In the salad days, before the advent of mobile devices, people consumed cloud-based services via their web browsers. Accessing a particular site was a matter of typing the URL, or better, clicking on a link. Search engines then simplified content discovery, and so all you needed to do was type a search text and a list of most relevant links popped up on your screen.
In this era, the metrics most important to the marketer are:
(a) number of users visiting the site at daily/weekly/monthly granularity
(b) number of new users visiting the site in various time intervals
(c) number of repeat users visiting the site in various time intervals. The first sought a healthy mix of new and repeat users: the second an indicator growth and the third an indicator of sustenance.
With the emergence of mobile devices, this website-based consumption has slowly given way to app-based consumption. A user first needs to install the app on the device before he/she can access the content provided by the app. Memory and manageability constraints dictate that a user cannot have more than a handful of apps on his/her device.
Since installing the app is a prerequisite to using it, companies spend a large amount of money in getting the apps installed on users’ devices. Thus, it is important to track how these installs are doing. For how many days are the users retaining the app before uninstalling it? Are the users completing transactions before uninstalling the app? What is the uninstall rate of users acquired through various ad campaigns?
Over past several months, we have been working with a large number of apps to help them gather uninstall analytics and we have a general sense of the problems that app marketers face and how they should go about solving them.
First, let’s have a look at the headline uninstall numbers: 10-30% of the users uninstall your app within one day of installing the app.
Shown above is the uninstall cohort chart by first seen date for a hypothetical app. The number in any cell tells that, amongst all the users who were first seen on some fixed date, what fraction uninstalled the app after given number of days. For this hypothetical app, we see that around 25% of the users uninstall the app with 1 day while around 75% of the users uninstall the app within 1 month.
This is a median figure. We have seen one day uninstalls for apps to be as low as 10% and as high as 30%. 30-day uninstalls lie in the range of 20% to 90%.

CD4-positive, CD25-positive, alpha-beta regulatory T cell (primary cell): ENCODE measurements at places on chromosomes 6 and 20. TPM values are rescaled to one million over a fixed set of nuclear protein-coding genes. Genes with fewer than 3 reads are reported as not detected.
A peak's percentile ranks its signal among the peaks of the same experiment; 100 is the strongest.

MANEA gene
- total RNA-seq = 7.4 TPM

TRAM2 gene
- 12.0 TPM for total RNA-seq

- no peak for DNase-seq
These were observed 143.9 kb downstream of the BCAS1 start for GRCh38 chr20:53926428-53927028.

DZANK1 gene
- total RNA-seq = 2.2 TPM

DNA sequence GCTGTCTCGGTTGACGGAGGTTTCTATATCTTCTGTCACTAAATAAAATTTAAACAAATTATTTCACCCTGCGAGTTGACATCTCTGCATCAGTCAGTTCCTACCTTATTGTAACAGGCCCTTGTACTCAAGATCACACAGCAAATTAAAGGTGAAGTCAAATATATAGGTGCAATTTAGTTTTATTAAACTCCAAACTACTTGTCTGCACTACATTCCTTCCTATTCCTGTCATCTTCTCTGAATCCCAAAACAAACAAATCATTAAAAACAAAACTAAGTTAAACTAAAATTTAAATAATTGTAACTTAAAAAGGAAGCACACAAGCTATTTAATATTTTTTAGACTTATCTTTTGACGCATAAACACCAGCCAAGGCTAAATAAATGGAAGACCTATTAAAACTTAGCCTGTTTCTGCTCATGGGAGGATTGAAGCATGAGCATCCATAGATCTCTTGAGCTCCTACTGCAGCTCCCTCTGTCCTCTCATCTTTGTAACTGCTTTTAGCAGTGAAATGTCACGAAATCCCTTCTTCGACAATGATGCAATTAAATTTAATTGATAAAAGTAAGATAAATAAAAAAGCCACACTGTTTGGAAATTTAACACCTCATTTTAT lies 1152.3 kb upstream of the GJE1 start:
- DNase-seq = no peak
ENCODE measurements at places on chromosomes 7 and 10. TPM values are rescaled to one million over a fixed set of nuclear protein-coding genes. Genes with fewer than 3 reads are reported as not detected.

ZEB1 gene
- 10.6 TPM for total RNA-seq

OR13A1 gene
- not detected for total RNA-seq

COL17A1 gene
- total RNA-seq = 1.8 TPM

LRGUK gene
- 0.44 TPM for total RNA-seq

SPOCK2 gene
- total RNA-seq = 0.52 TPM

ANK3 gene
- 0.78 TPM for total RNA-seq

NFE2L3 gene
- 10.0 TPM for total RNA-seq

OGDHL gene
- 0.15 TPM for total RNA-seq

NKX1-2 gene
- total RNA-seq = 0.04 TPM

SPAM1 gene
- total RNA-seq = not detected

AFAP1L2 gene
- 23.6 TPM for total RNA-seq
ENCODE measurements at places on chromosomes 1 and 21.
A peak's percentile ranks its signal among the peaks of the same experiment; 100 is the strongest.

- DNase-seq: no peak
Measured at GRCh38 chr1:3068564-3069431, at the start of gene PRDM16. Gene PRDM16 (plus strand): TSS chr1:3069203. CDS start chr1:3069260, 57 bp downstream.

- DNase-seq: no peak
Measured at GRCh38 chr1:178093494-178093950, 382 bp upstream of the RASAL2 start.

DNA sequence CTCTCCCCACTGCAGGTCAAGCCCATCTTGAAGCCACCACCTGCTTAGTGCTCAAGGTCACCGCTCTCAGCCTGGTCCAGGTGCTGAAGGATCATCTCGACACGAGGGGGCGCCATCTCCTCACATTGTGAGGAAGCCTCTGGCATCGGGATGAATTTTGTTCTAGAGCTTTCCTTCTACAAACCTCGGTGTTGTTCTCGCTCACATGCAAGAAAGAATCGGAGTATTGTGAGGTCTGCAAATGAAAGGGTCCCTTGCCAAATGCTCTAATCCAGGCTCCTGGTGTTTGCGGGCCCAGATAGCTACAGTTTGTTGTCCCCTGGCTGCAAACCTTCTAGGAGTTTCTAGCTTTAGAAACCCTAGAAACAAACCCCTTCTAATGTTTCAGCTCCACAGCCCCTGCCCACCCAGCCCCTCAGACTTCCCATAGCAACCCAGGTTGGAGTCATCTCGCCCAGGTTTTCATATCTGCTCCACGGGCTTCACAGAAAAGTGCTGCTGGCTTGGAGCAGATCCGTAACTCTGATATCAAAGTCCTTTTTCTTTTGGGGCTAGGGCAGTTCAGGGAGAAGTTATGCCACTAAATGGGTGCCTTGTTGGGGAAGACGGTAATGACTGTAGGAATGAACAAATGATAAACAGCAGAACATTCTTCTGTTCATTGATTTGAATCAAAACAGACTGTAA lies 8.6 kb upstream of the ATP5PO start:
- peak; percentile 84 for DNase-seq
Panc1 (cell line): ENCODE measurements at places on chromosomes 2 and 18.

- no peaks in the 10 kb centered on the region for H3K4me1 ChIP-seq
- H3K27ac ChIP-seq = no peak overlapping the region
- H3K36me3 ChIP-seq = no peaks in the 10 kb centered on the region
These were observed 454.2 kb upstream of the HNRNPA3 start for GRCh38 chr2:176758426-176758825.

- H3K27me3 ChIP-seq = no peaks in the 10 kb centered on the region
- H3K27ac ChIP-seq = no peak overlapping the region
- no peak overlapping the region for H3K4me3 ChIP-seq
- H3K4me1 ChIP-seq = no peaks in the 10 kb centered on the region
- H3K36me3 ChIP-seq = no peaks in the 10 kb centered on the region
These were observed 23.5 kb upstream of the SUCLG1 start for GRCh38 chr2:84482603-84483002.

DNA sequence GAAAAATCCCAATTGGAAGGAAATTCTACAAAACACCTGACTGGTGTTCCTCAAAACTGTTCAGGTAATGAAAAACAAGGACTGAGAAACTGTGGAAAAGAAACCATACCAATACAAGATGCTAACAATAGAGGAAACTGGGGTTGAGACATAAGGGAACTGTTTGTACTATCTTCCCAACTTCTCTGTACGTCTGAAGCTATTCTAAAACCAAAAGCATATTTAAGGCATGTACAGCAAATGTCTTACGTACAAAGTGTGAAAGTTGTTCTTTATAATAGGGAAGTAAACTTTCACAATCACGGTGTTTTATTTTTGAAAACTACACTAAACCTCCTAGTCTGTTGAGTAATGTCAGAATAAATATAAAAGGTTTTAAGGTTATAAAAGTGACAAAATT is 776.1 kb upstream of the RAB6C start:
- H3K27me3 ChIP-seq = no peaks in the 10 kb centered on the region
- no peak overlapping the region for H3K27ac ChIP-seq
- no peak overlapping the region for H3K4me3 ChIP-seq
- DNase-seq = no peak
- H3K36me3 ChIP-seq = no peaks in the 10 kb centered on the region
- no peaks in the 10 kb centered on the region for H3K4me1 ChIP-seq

Here is another way to view the same data:
Of all the people who uninstall your app, most keep your app around for 1-2 days.
Given this state of affairs, what can the app owner do improve these metrics? Here are a few things to consider.
Firstly, some fraction of users would be uninstalling your app simply because they did not need it in the first place. They perhaps installed it by mistake or out of curiosity and promptly decided to move on.
Secondly, however, you need to pay attention whether these short-lived installs are coming via paid sources. The usual metric which people use to judge the efficacy of install ads is cost per install (CPI). This metric doesn’t take into account the quality of installs. A better metric would be cost per sustained install (CPSI), which we can define as following:
Cost per sustained install (CPSI) = Money spent on campaign / No. of installs got through campaign that last for more than 7 days
Once we know that CPSI, we can scale down budgets allocated to ad campaigns, which provide high CPSI.
Thirdly, you should find out the gap between user’s last activity time and uninstall time. If this gap is usually high, that means that app is unable to provide a long-term value to the user. That can only be solved by making the app fundamentally more useful to the user. However, if this gap is small, uninstall can occur because of two reasons
(a) The user was just exploring your app and is not interested in it.
(b) The user got frustrated because of usability problems in your app. In this case it will be beneficial to find what activities the user indulged in after installing and what were his pain points. If possible, it may even make sense to approach some of these users to get insights into the usability problems that the app might have.
Last, but not the least, it is hard to beat fundamentals: build an engaging app, with excellent usability, no bugs, small size and low battery consumption; and you should be doing fine.